After a flight, we pilots typically engage in this ritual where we fill out a line in a logbook – thereby memorializing this event for posterity. While traversing the line, we place time into various “buckets” – such as PIC, Night, Cross Country. But when can we actually log time into these buckets? Are we even required to log the flight at all? The foundational regulation that answers these questions is 14 CFR § 61.51: Pilot Logbooks. This FAR begins by describing when a pilot must log time, describes the items that must be filled out, and finally goes through each of the “buckets” and lists the conditions that must be met to add time to that “bucket”.
To begin, a pilot must log time when it is used to meet requirements for a certificate, rating, or flight review. In addition, time must be logged to satisfy recent flight experience requirements (AKA “currency” for carrying passengers). The items that must be filled out are essentially the various columns found in a logbook: date, total time, departure/arrival locations, etc. Finally, the regulations dive into the various “buckets” of flight time. Allow me to part this ocean of legalese and walk (swim?) through logging time in perhaps the most convoluted category of them all: pilot in command.
Logging PIC Time
14 CFR § 91.3(a) explicitly states: “The pilot in command of an aircraft is directly responsible for, and is the final authority as to, the operation of that aircraft.” This is the regulation that concerns the responsibility for being, or, “acting” as pilot in command. However, “logging” pilot in command time comes back to 14 CFR § 61.51(e). As a student pilot, time can only be placed in the PIC bucket when flying solo. An instructor can log PIC time whenever serving as an “authorized instructor” provided that the instructor is *rated* (keep reading for a dive into what this charged word actually means) for the aircraft.
Now for recreational, sport, private, commercial, and airline transport pilots, there are 3 main scenarios where PIC time can be logged (the 4th clause is not relevant to general aviation):
- The pilot is the sole manipulator of the flight controls of an aircraft for which the pilot is *rated* (it’s that word again, keep reading a bit more until we dissect the meaning)
- The pilot is the sole occupant of the aircraft
- The pilot “acts” as pilot in command of an aircraft where either
- More than one pilot is required under the type certificate for the aircraft or,
- More than one pilot is required under the regulations under which the flight is conducted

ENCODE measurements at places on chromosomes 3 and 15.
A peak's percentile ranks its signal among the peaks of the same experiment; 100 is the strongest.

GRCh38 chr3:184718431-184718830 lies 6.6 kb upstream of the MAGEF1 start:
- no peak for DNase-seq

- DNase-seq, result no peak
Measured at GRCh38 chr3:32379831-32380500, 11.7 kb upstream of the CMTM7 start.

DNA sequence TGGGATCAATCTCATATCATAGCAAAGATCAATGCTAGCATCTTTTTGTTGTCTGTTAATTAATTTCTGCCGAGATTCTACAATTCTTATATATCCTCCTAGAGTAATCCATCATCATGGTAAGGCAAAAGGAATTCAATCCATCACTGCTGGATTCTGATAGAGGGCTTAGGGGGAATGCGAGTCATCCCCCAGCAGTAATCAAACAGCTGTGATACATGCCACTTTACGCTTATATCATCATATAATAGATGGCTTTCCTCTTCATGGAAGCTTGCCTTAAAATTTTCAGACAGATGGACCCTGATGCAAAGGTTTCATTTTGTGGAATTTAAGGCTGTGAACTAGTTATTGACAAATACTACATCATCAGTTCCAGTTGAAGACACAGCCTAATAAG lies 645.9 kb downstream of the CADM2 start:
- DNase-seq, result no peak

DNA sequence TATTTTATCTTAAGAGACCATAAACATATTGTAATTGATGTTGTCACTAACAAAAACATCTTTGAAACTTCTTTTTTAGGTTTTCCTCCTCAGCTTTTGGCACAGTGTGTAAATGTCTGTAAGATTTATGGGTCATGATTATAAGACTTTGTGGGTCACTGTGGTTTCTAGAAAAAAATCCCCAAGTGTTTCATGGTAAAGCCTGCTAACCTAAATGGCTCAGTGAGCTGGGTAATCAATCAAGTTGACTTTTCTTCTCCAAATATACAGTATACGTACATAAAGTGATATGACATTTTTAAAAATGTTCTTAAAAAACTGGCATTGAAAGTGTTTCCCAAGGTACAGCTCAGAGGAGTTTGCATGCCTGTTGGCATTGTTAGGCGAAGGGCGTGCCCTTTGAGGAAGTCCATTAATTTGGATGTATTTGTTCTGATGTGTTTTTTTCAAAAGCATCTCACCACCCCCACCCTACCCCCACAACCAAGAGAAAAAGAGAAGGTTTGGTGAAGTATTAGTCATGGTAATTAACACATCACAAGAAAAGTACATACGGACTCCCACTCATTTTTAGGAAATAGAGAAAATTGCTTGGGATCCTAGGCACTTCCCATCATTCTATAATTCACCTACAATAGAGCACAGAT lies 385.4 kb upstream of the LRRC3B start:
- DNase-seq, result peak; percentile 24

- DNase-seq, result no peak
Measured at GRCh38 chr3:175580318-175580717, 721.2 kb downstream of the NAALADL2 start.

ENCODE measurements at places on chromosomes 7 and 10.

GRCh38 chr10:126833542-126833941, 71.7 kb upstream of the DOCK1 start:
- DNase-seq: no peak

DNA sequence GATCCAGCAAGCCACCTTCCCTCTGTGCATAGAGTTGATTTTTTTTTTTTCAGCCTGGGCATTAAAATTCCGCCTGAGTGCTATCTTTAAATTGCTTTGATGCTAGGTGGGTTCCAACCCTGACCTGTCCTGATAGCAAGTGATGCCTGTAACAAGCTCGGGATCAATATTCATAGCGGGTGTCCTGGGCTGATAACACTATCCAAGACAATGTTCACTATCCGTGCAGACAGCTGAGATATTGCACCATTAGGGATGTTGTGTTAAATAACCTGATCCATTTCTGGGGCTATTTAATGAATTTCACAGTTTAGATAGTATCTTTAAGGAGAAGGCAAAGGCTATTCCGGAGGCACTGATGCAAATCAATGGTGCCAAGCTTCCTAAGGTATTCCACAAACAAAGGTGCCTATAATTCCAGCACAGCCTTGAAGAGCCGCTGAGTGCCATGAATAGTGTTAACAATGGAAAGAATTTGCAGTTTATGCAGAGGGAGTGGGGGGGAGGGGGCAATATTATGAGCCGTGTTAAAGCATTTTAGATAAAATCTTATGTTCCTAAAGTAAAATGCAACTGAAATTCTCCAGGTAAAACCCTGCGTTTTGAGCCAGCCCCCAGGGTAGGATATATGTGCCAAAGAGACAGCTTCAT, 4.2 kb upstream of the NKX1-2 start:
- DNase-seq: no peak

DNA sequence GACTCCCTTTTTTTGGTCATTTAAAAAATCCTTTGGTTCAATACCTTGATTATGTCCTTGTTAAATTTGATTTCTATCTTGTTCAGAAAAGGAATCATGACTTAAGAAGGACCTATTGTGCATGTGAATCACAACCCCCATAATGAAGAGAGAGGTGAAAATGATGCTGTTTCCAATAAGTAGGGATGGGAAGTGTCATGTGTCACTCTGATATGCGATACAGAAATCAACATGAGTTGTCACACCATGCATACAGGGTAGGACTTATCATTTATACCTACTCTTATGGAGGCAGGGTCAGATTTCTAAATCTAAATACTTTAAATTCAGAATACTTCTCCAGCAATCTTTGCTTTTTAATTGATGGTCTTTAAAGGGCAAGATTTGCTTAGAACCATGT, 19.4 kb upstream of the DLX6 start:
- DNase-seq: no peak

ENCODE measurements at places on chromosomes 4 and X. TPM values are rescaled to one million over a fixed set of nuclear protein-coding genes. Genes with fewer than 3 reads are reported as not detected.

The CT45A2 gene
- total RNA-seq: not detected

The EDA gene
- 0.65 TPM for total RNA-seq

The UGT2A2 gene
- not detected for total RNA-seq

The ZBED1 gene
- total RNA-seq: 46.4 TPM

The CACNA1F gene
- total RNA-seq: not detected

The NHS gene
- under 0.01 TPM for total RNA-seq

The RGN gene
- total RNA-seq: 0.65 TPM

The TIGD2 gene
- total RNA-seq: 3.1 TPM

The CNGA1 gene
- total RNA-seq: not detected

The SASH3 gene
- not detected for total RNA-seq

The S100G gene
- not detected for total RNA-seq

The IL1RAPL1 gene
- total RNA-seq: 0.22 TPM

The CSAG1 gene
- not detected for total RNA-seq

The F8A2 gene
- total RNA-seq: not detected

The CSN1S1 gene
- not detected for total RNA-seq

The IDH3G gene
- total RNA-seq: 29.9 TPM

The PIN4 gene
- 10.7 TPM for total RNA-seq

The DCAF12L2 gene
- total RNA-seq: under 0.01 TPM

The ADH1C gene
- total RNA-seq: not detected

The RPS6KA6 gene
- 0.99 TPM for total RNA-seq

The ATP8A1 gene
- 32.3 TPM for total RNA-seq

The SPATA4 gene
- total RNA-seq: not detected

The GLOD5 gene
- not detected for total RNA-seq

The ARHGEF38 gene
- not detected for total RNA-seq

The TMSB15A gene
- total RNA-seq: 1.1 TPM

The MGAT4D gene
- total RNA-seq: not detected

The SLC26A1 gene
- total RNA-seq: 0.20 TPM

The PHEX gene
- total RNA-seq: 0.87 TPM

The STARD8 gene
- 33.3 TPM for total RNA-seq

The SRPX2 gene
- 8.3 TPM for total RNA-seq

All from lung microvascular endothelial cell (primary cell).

- This clause is not valid for sport or recreational pilots
Before we continue, let’s talk about what it means to be “rated” for the aircraft. The Herman 2009 letter of interpretation from the FAA references 14 CFR § 61.5(b) when defining ratings, and holds that being “rated” for an aircraft means having the appropriate category, class, and type ratings (if required) for the aircraft being flown. Under this definition, an instrument rating, complex endorsement, high performance endorsement, tailwheel endorsement, or even a current medical certificate or flight review – to name a few – do not factor into whether a pilot is rated for an aircraft.
And an aside: as per the Murphy 2015 interpretation, “the FAA considers a pilot’s use and management of the autopilot to be the equivalent of manipulating the controls, just as one manages other flight control systems, such as trim or a yaw dampener. The autopilot system’s sophistication does not affect a pilot’s responsibility to manipulate and manage all control systems, including an autopilot, appropriately. Therefore, a pilot may log PIC flight time as the sole manipulator of the controls for the time in which he or she engages an autopilot.”
The Nuances of the Law
By examining the intricacies captured in the regulations, we find that there are scenarios where one does not have to act as PIC in order to log PIC time. In fact, although exactly one person is “acting” as pilot in command at any given time (since they are the “final authority for the operation of the aircraft”), multiple people on the flight can simultaneously log PIC time. Or, there could be a situation where no person on the flight can log PIC time. The next sections describe some of these scenarios.